Circa 1860 France
Pair of Portraits of Louise Henriette de Bourbon and Françoise Marie de Bourbon
Height 18 inches (46 cm)
Width 14 inches (36 cm)
Depth 1 1/2 inches (3.75 cm)
French School, nineteenth century
A pair of portraits of Louise Henriette de Bourbon (1726 – 1759) and Françoise Marie de Bourbon, (1677-1749)
Oval pastel on paper; signed indistinctly; held in decorative swaged neo-classical giltwood frames
Louise Henriette de Bourbon (1726 -1759) was a French princess, who, by marriage became Duchess of Chartres (1743–1752), then Duchess of Orléans (1752–1759) upon the death of her father-in-law. In 1752, her husband became the head of the House of Orléans, and the ‘Premier Prince du Sang’, the most important personage after the immediate members of the royal family.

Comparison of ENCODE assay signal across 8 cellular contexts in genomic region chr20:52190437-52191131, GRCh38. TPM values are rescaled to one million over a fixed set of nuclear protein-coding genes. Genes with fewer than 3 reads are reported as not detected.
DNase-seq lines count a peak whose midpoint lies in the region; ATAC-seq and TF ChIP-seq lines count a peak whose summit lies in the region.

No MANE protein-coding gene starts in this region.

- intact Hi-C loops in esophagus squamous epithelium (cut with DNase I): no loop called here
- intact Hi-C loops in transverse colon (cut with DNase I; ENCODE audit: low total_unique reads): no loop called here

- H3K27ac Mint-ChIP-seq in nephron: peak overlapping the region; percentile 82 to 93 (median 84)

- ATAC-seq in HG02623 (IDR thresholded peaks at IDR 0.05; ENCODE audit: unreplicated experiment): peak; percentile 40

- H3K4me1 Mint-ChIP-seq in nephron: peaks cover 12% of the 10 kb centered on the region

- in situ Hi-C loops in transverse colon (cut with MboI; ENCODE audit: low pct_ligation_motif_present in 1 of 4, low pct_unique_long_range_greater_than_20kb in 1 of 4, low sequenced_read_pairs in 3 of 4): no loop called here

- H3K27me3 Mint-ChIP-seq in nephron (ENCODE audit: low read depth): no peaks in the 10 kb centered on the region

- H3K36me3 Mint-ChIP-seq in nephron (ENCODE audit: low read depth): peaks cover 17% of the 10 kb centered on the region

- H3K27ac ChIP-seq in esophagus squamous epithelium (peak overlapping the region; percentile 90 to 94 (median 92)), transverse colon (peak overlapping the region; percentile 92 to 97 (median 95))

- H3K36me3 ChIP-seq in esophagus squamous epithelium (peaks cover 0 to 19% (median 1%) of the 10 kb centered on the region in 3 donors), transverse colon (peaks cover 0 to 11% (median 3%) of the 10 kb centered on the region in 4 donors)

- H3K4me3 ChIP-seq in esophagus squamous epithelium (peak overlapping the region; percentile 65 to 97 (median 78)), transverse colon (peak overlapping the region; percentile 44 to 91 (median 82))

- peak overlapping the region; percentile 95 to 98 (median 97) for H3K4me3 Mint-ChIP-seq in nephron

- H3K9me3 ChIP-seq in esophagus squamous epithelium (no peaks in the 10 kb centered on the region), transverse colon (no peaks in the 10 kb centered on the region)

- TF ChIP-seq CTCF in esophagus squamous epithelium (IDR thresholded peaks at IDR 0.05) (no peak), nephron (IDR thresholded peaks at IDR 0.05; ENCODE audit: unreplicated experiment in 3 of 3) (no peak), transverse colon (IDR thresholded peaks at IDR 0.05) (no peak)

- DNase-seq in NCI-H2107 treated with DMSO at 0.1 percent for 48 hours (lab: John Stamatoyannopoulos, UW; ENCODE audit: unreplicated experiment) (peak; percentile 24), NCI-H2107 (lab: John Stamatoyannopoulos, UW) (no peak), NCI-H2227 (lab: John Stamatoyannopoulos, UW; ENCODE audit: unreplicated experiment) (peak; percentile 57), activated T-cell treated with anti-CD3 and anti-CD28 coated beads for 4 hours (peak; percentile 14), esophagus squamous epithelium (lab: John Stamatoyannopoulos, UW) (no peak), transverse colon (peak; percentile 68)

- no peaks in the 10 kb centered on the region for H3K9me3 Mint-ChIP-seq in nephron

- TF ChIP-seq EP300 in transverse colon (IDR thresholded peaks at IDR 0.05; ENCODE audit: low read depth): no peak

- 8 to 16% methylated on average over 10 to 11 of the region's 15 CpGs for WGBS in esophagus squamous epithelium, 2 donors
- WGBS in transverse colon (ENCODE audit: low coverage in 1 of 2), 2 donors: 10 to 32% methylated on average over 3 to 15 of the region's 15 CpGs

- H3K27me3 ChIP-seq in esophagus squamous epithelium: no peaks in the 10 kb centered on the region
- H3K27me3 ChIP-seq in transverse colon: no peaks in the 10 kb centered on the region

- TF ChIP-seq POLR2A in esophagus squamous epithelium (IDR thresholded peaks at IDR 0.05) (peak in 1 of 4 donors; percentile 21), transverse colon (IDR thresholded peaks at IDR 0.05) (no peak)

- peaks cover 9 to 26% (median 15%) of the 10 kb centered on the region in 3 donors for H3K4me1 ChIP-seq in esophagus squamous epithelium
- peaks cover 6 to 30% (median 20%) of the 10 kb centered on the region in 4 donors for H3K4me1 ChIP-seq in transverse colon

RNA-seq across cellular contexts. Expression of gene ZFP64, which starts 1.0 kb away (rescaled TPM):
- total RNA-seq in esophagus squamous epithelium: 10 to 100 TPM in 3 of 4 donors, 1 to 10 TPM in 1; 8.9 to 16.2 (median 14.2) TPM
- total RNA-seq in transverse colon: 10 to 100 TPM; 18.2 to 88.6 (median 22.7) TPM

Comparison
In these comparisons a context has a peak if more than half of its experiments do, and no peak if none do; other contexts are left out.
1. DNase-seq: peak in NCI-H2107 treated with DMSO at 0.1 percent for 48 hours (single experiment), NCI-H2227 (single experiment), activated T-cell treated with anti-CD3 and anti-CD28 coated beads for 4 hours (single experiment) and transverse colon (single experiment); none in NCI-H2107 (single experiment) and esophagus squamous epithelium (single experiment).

Françoise Marie de Bourbon, (1677-1749) was the youngest illegitimate daughter of Louis XIV and his mistress, the Marquise de Montespan. At the age of 14, she was wed to her first cousin Phillippe d’Orléans, future Regent of France during the minority of Louis XV. Through two of the eight children she bore him in an unhappy marriage she became the ancestress of several of Europe’s Roman Catholic monarchs of the nineteenth and twentieth centuries, notably those of Belgium, Italy, Portugal, Spain, and France.